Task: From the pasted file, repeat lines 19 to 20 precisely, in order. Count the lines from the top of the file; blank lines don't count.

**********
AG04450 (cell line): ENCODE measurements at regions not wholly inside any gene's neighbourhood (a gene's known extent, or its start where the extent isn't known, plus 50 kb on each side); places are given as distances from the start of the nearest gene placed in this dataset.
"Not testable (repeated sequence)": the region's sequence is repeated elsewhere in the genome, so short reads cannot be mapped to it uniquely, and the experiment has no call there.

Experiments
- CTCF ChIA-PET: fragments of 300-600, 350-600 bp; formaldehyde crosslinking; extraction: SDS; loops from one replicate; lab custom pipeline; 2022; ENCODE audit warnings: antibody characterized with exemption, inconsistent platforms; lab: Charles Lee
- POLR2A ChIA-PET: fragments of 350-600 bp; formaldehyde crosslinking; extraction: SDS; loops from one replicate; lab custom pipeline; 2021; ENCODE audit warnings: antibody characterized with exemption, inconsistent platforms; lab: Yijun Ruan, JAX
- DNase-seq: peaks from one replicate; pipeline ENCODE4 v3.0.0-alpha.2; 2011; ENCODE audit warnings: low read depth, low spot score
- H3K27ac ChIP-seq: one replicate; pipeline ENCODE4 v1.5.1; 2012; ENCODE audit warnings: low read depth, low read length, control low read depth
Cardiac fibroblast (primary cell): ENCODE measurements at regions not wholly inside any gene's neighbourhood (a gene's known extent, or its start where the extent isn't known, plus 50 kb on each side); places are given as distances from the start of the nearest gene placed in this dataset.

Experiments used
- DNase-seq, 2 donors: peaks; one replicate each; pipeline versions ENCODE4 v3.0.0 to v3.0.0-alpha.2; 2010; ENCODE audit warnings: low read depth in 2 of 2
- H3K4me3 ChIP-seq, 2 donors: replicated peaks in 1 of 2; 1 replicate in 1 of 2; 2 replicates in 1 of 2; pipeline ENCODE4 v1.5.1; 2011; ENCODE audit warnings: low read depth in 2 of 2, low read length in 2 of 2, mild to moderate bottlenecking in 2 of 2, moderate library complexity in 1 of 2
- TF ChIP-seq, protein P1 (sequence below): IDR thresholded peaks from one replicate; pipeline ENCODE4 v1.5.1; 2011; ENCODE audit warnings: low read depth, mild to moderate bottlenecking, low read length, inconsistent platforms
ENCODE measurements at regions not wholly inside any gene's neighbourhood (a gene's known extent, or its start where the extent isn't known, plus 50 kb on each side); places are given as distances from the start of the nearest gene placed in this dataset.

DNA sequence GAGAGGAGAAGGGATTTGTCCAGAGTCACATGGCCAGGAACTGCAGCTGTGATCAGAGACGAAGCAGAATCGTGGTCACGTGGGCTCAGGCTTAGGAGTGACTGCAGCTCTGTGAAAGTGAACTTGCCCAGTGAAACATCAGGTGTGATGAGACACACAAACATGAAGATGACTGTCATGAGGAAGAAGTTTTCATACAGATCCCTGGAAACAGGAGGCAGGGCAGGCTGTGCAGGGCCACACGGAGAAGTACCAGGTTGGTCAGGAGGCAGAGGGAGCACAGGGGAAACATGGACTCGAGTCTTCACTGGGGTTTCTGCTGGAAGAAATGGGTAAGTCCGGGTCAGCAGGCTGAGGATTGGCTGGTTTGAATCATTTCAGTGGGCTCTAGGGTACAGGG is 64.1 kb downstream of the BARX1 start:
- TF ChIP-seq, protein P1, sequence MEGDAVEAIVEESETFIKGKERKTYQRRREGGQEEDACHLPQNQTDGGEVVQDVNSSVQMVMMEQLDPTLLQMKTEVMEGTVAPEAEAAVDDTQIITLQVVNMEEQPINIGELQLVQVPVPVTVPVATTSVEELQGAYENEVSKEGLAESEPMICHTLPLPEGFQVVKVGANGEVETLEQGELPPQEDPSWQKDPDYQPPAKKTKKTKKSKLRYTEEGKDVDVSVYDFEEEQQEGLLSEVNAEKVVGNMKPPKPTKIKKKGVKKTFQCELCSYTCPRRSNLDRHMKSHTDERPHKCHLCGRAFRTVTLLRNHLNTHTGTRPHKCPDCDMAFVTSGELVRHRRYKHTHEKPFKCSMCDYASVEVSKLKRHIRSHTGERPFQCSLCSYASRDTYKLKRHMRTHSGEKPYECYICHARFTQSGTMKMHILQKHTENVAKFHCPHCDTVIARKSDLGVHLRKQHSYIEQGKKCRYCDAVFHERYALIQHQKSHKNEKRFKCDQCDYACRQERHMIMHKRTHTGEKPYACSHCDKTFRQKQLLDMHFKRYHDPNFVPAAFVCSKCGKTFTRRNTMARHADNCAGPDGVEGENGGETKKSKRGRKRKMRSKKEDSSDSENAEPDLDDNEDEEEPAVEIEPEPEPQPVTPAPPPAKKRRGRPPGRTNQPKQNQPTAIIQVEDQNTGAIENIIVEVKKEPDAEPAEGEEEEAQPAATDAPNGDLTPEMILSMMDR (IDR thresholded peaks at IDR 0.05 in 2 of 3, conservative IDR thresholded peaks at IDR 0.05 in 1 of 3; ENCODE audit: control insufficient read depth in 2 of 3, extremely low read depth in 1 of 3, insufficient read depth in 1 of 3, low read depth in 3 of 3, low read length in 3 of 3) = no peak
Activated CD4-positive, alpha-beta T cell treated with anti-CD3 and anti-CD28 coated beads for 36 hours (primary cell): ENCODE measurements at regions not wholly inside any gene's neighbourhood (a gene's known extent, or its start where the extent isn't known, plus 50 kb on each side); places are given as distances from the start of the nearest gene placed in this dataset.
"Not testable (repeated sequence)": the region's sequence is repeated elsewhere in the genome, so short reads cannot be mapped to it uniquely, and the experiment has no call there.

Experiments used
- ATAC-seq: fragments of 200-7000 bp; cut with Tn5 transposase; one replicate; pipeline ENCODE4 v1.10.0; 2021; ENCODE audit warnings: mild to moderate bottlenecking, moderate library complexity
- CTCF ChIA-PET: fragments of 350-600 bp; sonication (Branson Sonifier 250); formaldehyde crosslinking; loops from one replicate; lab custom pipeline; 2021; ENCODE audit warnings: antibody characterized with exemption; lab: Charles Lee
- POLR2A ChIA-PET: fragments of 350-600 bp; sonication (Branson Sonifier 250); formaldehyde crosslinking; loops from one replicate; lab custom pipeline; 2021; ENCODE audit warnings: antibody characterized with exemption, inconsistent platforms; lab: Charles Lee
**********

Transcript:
- ATAC-seq: fragments of 200-7000 bp; cut with Tn5 transposase; one replicate; pipeline ENCODE4 v1.10.0; 2021; ENCODE audit warnings: mild to moderate bottlenecking, moderate library complexity
- CTCF ChIA-PET: fragments of 350-600 bp; sonication (Branson Sonifier 250); formaldehyde crosslinking; loops from one replicate; lab custom pipeline; 2021; ENCODE audit warnings: antibody characterized with exemption; lab: Charles Lee